Finches are found in a variety of colors and personalities — from colorful Gouldian finches to the sociable society finch. These little birds can make wonderful avian companions if given the right housing (a spacious flight cage or aviary, please!), the right food (did you know Lafeber makes food just for finches?!) and the same level of care afforded to other pets. But there’s one finch you might not want in the home, especially if you have other pets — the vampire finch.
The vampire finch (Geospiza difficilis septentrionalis) got its nickname from the way it has adapted to supplement its diet, which is to use its sharp bill to peck away at the backside of other animals (namely two types of sea birds, the Nazca booby and the blue-footed booby), and drink their blood. The theory goes that this “blood thirst” behavior first began as a pecking behavior that the finches used to clean parasites from the booby’s feathers, but they adapted to supplement their diet with the booby’s blood. A key word here is “supplement” … the vampire finch consumes other foods, such as seeds and invertebrates.
This rare finch is indigenous to the Galapagos Islands, which is home to 14 finch species collectively referred to as Darwin’s finches, and they are often cited as examples of natural selection related to adaptation. Ironically, another finch in the vampire finch’s habitat is the vegetarian finch (Platyspiza crassirostris), which is primarily a plant eater.
There have been a few ghost bird sightings throughout the years, and before the you pick up the phone to call the bird division of Ghostbusters, know that a “ghost bird” is a rare species that eludes discovery or re-discovery. A famous ghost bird that made the news rounds in the U.S. was the ivory-billed woodpecker (Campephilus principalis), one of the world’s largest woodpeckers and native to the southeastern United States.
Sadly, like many other bird species, habitat loss is credited to wiping out the ivory woodpecker’s population, to the degree that the International Union for Conservation of Nature(IUCN) lists it as critically endangered and possibly extinct, with the American Birding Association (ABA) going a step further and listing it lists as a Class 6 species, a category the ABA defines as “definitely or probably extinct.”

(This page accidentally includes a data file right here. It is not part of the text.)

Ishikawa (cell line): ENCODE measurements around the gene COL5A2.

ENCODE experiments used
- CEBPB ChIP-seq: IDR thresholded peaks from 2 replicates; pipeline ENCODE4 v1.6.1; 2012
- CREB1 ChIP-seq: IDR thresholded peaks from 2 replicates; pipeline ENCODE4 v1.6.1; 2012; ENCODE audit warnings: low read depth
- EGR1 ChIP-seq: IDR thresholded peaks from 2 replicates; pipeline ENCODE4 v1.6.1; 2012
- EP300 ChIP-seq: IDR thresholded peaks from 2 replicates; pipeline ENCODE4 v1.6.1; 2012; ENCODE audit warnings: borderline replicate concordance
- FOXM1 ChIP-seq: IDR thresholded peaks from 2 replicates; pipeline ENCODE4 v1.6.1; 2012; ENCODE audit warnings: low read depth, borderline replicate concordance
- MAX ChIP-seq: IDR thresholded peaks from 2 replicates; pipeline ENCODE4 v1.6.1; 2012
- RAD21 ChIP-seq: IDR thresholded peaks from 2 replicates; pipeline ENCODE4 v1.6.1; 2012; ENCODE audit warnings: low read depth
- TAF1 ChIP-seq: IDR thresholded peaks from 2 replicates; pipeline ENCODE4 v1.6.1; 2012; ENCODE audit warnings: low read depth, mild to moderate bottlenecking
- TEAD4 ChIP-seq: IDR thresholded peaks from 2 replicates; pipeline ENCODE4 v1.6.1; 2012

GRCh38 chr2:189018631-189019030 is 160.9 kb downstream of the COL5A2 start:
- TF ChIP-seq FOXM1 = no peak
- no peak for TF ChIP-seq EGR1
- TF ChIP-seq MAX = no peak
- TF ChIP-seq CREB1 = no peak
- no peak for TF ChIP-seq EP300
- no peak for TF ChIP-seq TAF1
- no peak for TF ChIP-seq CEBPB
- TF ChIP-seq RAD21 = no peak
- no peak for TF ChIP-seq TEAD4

A reported sighting of the bird in 2004 in Arkansas sparked a multi-million dollar search, which, according to an Audubon online reporting, “led to several follow-up sightings, a blurry video, and a firestorm of media announcing that the Ivory-bill had been rediscovered. But when the team failed to find indisputable evidence, the throngs of searchers recoiled and the Ivory-bill was tucked back into the drawer with all the other museum specimens of bygone birds.” Audubon is currently hosting a blog titled, “The Quest for the Ivory-billed Woodpecker Heads to Cuba. Can two determined birders track down the most elusive—and possibly extinct—bird out there?” You can follow its daily blog to find out.
One ghost bird that was not only found but photographed, proving its existence, is the elusive moustached kingfisher. Chris Filardi, a bird expert at the American Museum of Natural History’s Center for Biodiversity and Conservation, and his team spent two decades searching for the elusive bird that was found in the remote forests in the Solomon Islands.
In his blog post, Filardi described a ghost bird such as the moustached kingfisher, “We search for them in earnest but they are seemingly beyond detection except by proxy and story. They are ghosts, until they reveal themselves in a thrilling moment of clarity and then they are gone again. Maybe for another day, maybe a year, maybe a century.”
For many bird enthusiasts, the story has a bittersweet ending. Filardi euthanized the bird to collect it, which has traditionally been the scientific standard for documenting a species existence. The act stirred a great deal of controversy. This article, published online at Independent.co.uk, offers an extensive look at the debate that ensued.